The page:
Then suddenly on Monday, March 2nd, the Housewares Conventions was canceled. One thing that really stuck with me from that day, I didn’t see my boss for the whole eight hours: he was on the phone between the home office and regional sales, and the Chicago housing bureau. Meanwhile, we were getting calls from clients, and we didn’t know what to say. Information was coming fast and furious and we didn’t know which direction things were going.

Three days later, on March 5th, I was let go. Each of the Chicago Kimpton properties had their own sales team and we had a small business transient team that worked for all four hotels simultaneously, servicing four Kimpton hotels in the city. One by one, each hotel was furloughing or letting go of their sales teams. By the next week, when the Mayor said Chicago was in lockdown, only the Director of Sales was left. Everyone else was gone. My world was in a tailspin.

I’m a planner. I try to think of the things that can happen in life and prepare. My Mom always told me, ‘Have a year’s worth of savings.’ Well, I didn’t have a year, but I had 8 months. The very first thing I did was apply for unemployment. Then I called my former Kimpton/IHG co-worker and good friend, Courtney, who lives in Miami and she said layoffs were happening there too. She said, ‘Whatever you decide to do, you have to take care of yourself and your family…take care of everything else after that. And make sure you update your resume!’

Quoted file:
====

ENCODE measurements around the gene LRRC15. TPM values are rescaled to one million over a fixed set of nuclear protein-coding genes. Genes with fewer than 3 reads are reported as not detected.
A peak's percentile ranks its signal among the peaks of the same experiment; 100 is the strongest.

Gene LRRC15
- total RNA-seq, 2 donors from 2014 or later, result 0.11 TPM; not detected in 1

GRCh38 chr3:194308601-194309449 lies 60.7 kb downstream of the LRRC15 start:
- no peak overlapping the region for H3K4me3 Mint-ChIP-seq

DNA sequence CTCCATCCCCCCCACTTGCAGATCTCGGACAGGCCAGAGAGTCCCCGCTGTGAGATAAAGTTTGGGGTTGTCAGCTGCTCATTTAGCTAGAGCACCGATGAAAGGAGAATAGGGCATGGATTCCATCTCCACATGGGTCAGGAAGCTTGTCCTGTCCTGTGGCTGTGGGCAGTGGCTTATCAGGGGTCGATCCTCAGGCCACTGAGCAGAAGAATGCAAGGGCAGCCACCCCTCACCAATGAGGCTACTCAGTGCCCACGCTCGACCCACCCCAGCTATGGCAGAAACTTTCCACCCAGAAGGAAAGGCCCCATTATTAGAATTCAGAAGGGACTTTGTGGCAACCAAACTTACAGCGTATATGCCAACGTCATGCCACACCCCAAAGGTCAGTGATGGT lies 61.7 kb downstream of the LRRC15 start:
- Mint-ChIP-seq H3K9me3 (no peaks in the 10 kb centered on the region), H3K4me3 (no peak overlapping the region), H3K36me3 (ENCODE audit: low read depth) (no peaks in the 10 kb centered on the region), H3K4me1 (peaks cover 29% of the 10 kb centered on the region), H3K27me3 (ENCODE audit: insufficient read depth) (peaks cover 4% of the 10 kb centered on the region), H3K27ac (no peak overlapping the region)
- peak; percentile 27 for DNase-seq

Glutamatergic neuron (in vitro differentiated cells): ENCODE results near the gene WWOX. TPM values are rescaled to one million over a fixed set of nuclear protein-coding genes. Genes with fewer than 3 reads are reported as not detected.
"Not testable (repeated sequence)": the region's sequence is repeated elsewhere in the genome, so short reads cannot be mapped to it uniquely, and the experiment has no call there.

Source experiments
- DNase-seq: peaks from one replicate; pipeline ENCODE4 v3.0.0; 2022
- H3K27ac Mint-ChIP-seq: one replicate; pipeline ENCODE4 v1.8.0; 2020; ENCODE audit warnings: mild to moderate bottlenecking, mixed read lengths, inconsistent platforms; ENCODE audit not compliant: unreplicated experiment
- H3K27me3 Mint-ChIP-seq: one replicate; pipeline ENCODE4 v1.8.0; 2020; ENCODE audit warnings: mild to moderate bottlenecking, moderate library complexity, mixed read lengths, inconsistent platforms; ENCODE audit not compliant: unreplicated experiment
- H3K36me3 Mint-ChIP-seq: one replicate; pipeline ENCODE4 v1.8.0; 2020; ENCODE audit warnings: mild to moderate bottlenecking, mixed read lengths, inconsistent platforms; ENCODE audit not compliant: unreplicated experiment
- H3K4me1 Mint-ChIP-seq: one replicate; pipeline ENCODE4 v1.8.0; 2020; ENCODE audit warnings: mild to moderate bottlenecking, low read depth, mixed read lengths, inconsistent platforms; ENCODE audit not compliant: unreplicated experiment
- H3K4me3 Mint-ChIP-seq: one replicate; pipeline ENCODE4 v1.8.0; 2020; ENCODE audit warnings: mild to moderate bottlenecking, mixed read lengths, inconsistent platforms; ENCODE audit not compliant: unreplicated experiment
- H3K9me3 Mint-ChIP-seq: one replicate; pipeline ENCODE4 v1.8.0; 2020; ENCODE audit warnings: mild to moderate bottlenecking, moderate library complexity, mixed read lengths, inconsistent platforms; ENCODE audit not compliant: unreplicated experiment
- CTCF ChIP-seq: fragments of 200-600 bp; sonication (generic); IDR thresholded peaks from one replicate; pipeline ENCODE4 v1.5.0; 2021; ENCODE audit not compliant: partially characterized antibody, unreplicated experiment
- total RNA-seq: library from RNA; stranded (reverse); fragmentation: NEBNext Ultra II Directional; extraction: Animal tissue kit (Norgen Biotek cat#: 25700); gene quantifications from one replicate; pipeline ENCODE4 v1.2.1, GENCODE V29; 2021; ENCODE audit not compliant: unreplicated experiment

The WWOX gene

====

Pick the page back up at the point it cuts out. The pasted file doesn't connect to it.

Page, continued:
Courtney actually drafted my resume for me, I didn’t really know where to start. I hadn’t done a resume in 20 years! Using her draft, I made the timeline accurate, updated each role, and assigned a monetary value to my contributions. For example, I won Manager of the Year and I made sure to put a dollar amount to the business I brought in and I added some accolades I received throughout the years.

Then I updated my LinkedIn, so everything matched up with my resume. I paid for LinkedIn premium access, because I wanted to be able to email recruiters and job posters directly. All of April I did nothing but search, and it wasn’t working. There were basically no hospitality jobs.